This seems to be a popular saying at the moment. A process of discipleship does not guarantee making new and effective disciples for Jesus Christ, but it certainly improves the odds. Along with that is an insatiable hunger to reach new people and to bring them into a life-changing relationship with Jesus. But these aren’t hunger games. This is serious business and the stakes are eternal, so it needs to be the highest priority for a new church!
That’s why I was glad to sit across the table from Steve Howard. “Being part of a new church changed my life and my wife’s life,” said Steve. “Because that’s not only where we found our faith, but that’s where it grew and made us the people we are today.”
“Tell me more,” I prodded.
“Like lots of folks, we started shopping around for churches because something was missing in our lives and we couldn’t quite put our finger on it. So when we started visiting around we went as ‘Middlers’.”
“Middler?” I asked.
“Yeah…you know. When we arrived we parked in the middle of the parking lot, walked in in the middle of the crowds, sat in the middle of the sanctuary just trying to blend in. We were attending a big church (easy to blend in) so we went a few times. One of those Sundays we heard about a new thing: starting a new church. So my wife and I were curious and decided to check it out.
“And from the first Sunday in an elementary school auditorium we were able to move from ‘blending in to fitting in.’ We didn’t know it at the time, but the pastor was discipling us. We went to a Bible study. Soon we were teaching a Bible study and attending others along with classes about the gospel, about Jesus, and about what it meant to live out our faith. At the same time they were getting us involved in helping on Sundays, serving in ministries during the week, going on mission trips, etc. You know, before we knew it we were all in!”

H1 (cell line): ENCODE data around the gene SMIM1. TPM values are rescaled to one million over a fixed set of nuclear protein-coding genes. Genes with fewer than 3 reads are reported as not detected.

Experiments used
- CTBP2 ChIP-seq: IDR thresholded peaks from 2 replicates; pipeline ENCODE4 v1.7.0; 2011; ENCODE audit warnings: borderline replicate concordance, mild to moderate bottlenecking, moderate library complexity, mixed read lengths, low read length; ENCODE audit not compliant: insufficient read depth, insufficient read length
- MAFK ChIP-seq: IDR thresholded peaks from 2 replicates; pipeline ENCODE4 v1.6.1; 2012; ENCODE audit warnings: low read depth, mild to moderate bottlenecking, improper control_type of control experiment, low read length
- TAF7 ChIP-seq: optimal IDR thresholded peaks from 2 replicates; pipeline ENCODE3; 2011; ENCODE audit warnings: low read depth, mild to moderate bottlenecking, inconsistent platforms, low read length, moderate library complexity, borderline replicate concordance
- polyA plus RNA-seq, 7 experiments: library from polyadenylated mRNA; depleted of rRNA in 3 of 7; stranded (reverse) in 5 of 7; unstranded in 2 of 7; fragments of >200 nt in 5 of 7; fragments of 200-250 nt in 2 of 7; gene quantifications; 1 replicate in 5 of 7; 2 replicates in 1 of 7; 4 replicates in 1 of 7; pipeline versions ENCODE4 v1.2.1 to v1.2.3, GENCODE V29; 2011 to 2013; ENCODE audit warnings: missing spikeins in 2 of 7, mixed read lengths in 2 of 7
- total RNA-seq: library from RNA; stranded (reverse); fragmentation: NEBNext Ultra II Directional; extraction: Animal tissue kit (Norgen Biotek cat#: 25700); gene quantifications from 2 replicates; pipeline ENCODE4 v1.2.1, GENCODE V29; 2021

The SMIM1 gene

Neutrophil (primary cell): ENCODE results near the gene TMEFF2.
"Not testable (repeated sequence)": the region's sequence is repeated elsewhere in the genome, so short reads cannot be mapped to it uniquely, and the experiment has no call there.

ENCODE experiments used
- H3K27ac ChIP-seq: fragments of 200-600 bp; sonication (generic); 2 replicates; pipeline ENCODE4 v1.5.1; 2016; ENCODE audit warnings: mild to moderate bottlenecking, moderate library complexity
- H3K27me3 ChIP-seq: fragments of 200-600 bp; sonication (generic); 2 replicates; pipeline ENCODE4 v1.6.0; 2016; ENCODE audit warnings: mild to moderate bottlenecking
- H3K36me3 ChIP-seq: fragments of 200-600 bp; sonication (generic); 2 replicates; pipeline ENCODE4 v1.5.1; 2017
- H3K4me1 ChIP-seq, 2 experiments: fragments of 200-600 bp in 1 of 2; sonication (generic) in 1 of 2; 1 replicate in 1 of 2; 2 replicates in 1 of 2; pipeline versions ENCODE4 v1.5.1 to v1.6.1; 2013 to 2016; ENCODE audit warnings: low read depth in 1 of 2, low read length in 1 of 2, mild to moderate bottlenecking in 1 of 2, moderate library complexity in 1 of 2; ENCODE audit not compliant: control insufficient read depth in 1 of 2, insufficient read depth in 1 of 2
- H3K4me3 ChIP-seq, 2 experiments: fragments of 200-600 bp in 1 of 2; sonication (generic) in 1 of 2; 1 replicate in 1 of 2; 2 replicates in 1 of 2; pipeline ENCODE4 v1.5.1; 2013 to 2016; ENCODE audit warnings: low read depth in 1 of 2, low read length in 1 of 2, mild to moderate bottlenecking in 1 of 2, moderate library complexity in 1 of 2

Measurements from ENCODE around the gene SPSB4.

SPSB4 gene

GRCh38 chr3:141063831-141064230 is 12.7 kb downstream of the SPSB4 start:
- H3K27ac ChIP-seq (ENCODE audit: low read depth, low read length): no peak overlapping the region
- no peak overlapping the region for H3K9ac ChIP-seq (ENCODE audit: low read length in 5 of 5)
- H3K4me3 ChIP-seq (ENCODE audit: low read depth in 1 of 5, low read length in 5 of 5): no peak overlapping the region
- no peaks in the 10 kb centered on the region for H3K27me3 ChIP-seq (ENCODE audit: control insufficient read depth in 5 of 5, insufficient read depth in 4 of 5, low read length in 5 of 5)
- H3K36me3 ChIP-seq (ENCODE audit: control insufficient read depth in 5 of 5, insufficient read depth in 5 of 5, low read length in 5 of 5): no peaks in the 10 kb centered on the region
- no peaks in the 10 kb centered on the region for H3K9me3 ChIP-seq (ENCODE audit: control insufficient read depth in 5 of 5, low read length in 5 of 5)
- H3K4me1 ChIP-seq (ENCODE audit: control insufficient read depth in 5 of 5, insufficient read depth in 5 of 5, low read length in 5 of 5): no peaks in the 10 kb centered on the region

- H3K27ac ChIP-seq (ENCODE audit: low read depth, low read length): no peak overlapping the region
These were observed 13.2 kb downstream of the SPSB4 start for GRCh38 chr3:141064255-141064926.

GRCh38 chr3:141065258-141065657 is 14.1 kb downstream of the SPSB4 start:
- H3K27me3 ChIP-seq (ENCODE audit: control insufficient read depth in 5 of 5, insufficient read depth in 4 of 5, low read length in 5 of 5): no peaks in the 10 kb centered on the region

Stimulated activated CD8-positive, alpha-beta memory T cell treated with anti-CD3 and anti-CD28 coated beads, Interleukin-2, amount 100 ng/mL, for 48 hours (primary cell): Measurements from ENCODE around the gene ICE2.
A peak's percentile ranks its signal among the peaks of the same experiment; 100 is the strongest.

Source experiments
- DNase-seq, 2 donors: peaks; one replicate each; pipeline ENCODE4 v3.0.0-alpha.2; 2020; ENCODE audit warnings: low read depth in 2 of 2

As Steve spoke, I picked up on the process of discipleship that had changed his life: From ‘blending in’ to ‘fitting in’ to ‘pitching in’ to ‘going all in’. Steve and his wife have been instrumental in helping Creekwood UMC grow into a vibrant worshipping congregation of more than 700 people in a beautiful campus.
New churches are encouraged to find creative metaphors to communicate their discipleship process. When the Congregational Developer in Nebraska, Nita Hinds-Park invited me to work with one of her churches in Lincoln (Horizons UMC,) I loved their use of the metaphor “The River” to portray an exciting and refreshing process of discipleship: Gather at the river (worship), Climb Aboard (get involved), Journey together (growth opportunities), Ride the Rapids (service & mission), and Bring Others Along (getting others involved).
To move a first time guest into full commitment and growth, other churches utilize similar metaphors, but it’s all about the same thing: an intentional way to grow in faith and move from blending in to fitting in to going all in!
Discipleship is a journey. What course would you set?